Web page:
I even love coffee in Japan, which is based more on French and Italian style coffee than American coffee. They have a separate thing on the menu called "American Coffee" that's supposed to be weaker. Since I can't get decent decaf anywhere in Japan without waiting for them to make it from scratch (which they are always happy to do, but I am usually not happy to wait), I almost always just order a cappuccino. This one was at Cafe Dotour, a chain like Starbucks - I love Dotour because a) they use real china, and b) they do cappuccino art!

Wednesday, November 20, 2013

Tokyo Dome City and Thunder Dolphin - Japan Trip 11/2013

Practically in the middle of what you might call "downtown" Tokyo, there is an amusement park. There is also a domed stadium, which is itself pretty unique for a major city this size. This would be like putting a stadium and amusement park on 14th Street in Manhattan.

It's all tied together by - what else? - a giant shopping mall. Everything in Tokyo is tied together by a giant shopping mall. (New York has nothing on Tokyo for shopping - it's not even close.) This is Tokyo Dome City.


We went there coincidentally on a day when the boy band Kanjani8 were having a concert. It was just a sea of teenage Japanese girls everywhere.

Being neither a teenage Japanese girl nor a creeper, I did not go there for Kanjani8 nor their fans. I went there for...

THUNDER DOLPHIN!!!


That is a roller coaster track going through a building. This was my introduction to Thunder Dolphin - the first image of it I saw.

This was the second:


Gah!

I love roller coasters and I'm not usually afraid of them. But this thing looks like it was just bolted haphazardly onto the side of an existing building with no regard for safety. It doesn't look like anyone actually designed it, it just looks like something Bob the property manager drew on a napkin in the hopes of making some extra money. It just looks crazy.

In fact, unbeknownst to my wife and I, Thunder Dolphin was closed for three years because a giant bolt fell off in 2010 and hit a 9 year old kid in the head. (He was injured but apparently lived.) It reopened just this summer.

I knew that the more afraid of it I got, the more I had to ride it. The day I run away from a roller coaster with my tail between my legs is the day I may as well just check in to a nursing home.

So I rode it.

This is not my video, but just to give you an idea of what it's like, check this out - despite the ill-advised slo-mo at the top of the hill, this video most closely approximates the craziness of this ride's first half of all the YouTube vids I looked at:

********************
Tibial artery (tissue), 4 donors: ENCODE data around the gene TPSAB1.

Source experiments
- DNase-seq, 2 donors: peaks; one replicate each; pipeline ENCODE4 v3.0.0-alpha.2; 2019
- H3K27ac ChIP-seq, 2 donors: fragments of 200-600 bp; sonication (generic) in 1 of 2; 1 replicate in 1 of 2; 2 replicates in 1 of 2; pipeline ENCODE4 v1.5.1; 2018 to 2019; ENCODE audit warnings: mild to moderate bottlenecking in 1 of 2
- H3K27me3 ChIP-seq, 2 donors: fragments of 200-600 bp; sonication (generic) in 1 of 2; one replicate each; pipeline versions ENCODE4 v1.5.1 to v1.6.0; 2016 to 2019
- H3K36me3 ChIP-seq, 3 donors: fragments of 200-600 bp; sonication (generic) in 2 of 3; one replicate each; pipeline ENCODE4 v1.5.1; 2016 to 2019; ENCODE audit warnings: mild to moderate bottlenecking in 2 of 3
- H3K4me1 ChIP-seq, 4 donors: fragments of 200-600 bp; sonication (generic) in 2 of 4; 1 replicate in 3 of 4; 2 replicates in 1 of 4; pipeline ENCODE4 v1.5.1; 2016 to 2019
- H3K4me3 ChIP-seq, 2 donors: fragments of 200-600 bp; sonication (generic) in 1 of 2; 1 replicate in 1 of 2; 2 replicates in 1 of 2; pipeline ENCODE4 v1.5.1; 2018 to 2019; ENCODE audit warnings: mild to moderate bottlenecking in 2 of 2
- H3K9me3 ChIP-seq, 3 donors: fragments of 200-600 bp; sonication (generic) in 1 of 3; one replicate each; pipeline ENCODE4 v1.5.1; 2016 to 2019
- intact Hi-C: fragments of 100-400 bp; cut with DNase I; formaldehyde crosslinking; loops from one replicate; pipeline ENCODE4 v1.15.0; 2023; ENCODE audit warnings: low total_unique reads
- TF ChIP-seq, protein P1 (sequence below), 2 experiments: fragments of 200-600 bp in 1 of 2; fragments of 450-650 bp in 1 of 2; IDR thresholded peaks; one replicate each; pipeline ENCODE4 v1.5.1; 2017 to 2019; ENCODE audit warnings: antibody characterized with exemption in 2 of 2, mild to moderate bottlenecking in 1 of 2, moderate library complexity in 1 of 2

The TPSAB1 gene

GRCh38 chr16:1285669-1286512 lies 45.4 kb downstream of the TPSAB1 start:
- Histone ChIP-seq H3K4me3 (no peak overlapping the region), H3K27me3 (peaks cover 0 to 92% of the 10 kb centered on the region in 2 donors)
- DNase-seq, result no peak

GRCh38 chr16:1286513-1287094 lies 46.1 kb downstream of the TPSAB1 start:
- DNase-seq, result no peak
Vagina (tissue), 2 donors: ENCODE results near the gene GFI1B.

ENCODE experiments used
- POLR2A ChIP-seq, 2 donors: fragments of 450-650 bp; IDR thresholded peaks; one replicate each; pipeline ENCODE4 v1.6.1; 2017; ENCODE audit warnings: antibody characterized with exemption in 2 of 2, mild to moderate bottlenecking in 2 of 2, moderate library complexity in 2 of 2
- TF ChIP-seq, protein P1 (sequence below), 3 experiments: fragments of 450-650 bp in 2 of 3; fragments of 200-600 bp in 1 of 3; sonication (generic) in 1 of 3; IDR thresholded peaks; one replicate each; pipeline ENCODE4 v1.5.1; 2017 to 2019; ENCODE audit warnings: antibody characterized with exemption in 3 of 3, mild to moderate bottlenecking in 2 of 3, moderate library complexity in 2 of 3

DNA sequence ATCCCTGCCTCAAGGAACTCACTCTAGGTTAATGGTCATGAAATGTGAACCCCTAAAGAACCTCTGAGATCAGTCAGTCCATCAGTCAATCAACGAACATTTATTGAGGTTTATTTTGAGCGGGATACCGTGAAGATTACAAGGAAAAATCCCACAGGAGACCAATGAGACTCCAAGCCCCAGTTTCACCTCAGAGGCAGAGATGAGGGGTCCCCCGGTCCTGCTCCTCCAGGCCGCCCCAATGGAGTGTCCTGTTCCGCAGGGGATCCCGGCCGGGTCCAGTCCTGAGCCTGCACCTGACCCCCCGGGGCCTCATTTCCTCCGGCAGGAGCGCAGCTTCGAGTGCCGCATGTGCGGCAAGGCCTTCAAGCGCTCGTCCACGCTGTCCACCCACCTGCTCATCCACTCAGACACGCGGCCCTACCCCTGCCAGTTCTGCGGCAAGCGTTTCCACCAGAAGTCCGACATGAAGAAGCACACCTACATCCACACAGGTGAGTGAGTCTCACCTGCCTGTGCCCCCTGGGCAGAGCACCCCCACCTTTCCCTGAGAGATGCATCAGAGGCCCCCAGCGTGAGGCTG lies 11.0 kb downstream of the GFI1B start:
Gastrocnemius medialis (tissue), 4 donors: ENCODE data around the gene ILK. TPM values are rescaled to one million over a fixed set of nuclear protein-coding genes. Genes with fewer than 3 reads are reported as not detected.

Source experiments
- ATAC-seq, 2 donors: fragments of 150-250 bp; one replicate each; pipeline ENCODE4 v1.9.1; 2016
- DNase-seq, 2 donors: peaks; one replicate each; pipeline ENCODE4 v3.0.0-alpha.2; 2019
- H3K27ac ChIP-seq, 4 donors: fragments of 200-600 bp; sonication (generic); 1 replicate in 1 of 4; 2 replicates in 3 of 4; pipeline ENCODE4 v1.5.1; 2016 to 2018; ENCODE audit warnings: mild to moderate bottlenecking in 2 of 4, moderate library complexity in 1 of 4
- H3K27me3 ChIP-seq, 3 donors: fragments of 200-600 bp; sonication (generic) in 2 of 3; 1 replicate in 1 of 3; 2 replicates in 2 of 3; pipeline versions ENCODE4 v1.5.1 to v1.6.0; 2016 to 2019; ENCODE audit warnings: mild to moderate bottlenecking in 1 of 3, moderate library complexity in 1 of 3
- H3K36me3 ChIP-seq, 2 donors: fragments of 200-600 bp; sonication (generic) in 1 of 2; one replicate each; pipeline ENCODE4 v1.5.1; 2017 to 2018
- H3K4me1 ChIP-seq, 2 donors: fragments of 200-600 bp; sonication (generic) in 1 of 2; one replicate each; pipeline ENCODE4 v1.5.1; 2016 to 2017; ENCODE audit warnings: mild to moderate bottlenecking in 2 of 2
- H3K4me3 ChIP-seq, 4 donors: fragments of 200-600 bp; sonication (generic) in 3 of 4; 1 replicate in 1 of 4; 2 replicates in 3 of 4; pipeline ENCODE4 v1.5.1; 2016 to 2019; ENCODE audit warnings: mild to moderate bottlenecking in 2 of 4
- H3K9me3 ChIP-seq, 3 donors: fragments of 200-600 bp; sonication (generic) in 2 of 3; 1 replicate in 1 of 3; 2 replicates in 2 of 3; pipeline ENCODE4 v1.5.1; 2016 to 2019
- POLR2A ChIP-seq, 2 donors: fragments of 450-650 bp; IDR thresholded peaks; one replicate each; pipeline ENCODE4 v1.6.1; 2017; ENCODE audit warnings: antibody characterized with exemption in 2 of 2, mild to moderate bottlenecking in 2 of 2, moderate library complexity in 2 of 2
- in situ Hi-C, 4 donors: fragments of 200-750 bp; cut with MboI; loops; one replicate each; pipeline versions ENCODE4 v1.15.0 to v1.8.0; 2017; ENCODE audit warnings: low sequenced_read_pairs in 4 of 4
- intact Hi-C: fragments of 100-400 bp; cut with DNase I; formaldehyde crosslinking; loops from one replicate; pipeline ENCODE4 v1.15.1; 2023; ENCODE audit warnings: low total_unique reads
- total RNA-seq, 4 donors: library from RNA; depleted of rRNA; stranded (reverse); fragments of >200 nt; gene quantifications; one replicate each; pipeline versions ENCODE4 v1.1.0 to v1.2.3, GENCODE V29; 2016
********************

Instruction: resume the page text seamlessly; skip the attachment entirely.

My wife and I have ridden a lot of coasters together (including ten more just a week earlier at Nasu Highland Park - more on that later). Both of us agreed this was the most intense we've ever been on. The urban setting makes a huge difference.

First of all, the only restraint you have is a lap bar, which is a little concerning right from the start. Then the hill climb is both really steep and really fast. The first drop feels like it's going to toss you right out over that lap bar. That first turn is about 90 degrees and it feels like you're just out in the empty air - it doesn't look like there's anything holding you up. That happens again at the next turn... and then you've gotta go through a hole in a building.

You can see in the video that the coaster then pretty amazingly cuts through a ferris wheel:


That's the "Big O", which we rode as well. I love ferris wheels for the exact opposite reason I love coasters - so relaxing! I shot this video of Thunder Dolphin from it, though - yes, this is my video:


My wife was doing the same thing, obviously. That's not our music, by the way - they have a little mp3 player on the side of the... gondola? But we couldn't figure out how to use it so we just left it on the default. Something about it makes me laugh every time I watch this.

Tokyo Dome City has some other rides too, but mostly they're smaller and it didn't seem worth paying either the separate fee or the day pass price to ride them. Even though it was early November when I shot all this, it was already Christmas everywhere in Japan. So we just hung around until sundown to see the "Christmas Illumination" which they had advertised all around. (It's not "Holiday Illumination" even though Japan is largely a Buddhist country - it's Christmas.) Had to have some crepes first, though:


The real reason I took that picture is the bubble tea, which a lot of people I know think of as Japanese, but it actually is not common there at all. In fact, this place had big signs advertising it because it's kind of exotic. It really is more Chinese than Japanese. This was the first time I'd actually seen it in Japan.





The Christmas lights were pretty cool, although I wish they lit up Thunder Dolphin a bit better.

You gotta put it on the bucket list if you're a coaster fan.

Sunday, November 17, 2013

Paramore at Madison Square Garden 11/13/2013

Just gonna take a little break from my Japan posts to throw this up here real quick. I'm not gonna do a full live report like I did for SCANDAL, but the show was actually pretty nuts and this was pretty funny: